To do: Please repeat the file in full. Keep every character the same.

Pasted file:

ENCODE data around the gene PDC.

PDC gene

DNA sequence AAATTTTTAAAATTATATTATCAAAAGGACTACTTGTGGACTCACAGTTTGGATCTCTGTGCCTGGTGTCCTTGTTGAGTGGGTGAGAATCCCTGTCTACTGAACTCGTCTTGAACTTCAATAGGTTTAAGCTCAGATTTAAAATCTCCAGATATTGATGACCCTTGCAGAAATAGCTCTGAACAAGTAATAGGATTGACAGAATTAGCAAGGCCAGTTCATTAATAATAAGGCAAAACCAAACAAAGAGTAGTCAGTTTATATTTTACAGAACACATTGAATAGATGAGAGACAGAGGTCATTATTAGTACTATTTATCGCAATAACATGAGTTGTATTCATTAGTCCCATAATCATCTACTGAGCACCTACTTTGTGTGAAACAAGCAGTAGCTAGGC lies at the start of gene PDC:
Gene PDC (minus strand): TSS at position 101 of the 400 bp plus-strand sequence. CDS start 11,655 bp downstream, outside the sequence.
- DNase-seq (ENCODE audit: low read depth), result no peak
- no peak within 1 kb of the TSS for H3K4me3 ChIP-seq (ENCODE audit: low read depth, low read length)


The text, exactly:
ENCODE data around the gene PDC.

PDC gene

DNA sequence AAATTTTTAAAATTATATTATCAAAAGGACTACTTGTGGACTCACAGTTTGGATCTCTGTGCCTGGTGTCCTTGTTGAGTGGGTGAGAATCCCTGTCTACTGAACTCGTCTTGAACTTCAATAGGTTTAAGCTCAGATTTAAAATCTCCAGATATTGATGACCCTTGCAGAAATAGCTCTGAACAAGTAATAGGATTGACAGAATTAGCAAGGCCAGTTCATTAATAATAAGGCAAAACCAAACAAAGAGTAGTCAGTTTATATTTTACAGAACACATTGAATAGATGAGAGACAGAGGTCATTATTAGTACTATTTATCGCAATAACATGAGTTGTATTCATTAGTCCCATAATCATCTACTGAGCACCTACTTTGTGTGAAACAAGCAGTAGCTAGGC lies at the start of gene PDC:
Gene PDC (minus strand): TSS at position 101 of the 400 bp plus-strand sequence. CDS start 11,655 bp downstream, outside the sequence.
- DNase-seq (ENCODE audit: low read depth), result no peak
- no peak within 1 kb of the TSS for H3K4me3 ChIP-seq (ENCODE audit: low read depth, low read length)